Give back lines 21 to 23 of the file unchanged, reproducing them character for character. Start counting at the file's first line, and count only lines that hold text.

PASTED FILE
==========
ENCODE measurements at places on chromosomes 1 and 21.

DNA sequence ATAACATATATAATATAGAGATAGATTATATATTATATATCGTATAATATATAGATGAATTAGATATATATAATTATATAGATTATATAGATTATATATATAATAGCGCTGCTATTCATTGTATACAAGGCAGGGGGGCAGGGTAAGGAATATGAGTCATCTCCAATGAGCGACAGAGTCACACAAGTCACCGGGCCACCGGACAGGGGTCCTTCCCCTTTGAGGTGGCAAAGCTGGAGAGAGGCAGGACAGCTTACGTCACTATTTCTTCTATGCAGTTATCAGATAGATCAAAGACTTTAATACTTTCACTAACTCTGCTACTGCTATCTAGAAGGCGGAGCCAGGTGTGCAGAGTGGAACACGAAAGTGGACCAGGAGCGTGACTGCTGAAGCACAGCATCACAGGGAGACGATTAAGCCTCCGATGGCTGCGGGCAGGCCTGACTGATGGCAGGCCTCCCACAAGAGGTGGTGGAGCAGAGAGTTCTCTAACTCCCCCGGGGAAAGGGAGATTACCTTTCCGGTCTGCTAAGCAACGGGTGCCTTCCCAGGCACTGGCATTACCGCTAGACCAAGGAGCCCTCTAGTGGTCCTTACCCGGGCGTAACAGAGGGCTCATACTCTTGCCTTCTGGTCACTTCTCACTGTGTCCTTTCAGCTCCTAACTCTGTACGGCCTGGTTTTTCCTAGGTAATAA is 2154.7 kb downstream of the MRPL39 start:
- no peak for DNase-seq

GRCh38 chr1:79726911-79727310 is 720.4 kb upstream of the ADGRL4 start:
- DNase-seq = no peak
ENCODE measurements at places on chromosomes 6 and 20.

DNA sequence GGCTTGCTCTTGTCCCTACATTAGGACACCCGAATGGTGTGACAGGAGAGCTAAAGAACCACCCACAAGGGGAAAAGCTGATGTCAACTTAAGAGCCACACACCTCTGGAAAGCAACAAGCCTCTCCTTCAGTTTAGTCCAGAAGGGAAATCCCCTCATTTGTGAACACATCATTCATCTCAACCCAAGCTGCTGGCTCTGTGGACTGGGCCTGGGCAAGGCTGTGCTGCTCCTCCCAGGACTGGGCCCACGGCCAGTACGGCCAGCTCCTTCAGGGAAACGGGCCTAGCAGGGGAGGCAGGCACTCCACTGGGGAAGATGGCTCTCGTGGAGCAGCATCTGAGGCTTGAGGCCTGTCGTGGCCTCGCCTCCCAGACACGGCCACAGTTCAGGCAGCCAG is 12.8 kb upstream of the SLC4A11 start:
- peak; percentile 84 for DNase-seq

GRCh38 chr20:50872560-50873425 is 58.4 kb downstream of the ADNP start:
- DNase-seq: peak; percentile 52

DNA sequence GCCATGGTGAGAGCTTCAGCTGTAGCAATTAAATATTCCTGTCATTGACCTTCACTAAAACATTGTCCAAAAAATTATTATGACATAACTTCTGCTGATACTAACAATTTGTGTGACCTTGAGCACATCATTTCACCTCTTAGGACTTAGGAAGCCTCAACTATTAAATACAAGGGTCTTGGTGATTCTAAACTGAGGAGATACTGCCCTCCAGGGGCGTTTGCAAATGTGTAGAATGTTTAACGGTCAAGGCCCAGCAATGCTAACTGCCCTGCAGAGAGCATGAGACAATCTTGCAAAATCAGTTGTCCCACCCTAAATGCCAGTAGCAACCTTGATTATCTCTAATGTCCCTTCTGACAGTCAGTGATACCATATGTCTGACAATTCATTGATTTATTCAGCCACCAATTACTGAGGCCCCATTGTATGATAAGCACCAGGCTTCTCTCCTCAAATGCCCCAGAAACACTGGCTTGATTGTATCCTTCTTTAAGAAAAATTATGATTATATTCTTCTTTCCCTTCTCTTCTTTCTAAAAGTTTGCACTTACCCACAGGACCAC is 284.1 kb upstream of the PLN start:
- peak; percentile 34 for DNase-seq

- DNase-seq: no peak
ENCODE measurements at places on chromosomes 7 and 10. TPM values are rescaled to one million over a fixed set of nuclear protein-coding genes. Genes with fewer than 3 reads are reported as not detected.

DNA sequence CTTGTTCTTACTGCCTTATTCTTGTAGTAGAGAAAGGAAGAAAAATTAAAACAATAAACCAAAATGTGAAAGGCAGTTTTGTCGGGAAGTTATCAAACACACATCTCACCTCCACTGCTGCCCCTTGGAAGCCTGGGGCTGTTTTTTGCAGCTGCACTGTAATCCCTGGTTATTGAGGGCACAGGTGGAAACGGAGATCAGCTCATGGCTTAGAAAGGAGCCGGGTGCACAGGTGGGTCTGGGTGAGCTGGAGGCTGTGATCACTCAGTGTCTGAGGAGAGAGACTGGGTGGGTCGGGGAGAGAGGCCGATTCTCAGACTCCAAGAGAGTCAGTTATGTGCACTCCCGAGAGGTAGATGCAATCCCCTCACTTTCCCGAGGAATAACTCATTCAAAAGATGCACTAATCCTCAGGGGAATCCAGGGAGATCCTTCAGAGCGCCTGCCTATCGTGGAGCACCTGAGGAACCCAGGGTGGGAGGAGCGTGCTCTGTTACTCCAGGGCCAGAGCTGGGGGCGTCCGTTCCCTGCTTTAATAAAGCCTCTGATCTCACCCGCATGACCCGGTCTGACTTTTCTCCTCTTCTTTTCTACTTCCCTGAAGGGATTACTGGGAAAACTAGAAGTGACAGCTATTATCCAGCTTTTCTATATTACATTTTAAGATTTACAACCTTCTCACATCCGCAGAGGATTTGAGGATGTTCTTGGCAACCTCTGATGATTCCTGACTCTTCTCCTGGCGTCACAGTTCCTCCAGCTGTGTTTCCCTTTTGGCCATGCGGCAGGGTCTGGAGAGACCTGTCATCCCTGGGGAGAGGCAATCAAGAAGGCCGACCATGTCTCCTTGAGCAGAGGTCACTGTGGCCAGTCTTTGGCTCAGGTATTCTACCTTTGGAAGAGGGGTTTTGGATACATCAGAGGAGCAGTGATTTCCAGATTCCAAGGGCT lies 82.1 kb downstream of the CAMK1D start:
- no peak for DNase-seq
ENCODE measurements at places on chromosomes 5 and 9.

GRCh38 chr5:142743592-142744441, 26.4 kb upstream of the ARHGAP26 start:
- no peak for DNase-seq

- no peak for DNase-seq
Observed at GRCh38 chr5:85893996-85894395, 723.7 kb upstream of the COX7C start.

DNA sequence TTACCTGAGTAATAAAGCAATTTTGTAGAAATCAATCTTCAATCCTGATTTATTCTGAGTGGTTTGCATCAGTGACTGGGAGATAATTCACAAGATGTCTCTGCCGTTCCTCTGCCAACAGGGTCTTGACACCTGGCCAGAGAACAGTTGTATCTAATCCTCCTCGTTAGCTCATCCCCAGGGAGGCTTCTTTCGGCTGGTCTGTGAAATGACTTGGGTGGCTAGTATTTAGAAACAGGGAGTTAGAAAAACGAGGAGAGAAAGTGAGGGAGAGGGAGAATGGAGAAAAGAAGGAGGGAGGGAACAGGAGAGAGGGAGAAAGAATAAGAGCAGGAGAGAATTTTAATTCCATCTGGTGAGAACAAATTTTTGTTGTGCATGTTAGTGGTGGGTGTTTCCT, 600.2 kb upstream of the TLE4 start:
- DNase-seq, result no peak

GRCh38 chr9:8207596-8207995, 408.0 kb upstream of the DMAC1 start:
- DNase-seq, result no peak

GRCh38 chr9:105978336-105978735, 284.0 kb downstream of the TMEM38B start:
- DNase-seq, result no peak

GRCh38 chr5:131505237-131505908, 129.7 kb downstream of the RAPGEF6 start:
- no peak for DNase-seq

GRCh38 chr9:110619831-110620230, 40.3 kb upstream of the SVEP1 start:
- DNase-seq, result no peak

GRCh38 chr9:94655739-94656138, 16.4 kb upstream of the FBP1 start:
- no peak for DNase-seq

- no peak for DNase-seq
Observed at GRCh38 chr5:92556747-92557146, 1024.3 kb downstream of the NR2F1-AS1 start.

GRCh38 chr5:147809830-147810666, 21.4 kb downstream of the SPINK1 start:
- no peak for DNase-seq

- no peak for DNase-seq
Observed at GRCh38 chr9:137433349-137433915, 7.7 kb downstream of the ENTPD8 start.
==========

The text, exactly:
Observed at GRCh38 chr5:85893996-85894395, 723.7 kb upstream of the COX7C start.

DNA sequence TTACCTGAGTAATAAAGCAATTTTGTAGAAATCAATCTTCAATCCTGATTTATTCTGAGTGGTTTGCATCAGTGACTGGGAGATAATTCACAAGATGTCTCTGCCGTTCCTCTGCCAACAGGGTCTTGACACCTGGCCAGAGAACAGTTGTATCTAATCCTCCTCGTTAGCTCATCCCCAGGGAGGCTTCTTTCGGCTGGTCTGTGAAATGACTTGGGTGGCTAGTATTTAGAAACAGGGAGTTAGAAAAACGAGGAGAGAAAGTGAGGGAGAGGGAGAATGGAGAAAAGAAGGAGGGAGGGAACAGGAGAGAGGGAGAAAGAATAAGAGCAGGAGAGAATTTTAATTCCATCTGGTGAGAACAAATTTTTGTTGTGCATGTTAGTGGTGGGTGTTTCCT, 600.2 kb upstream of the TLE4 start:
- DNase-seq, result no peak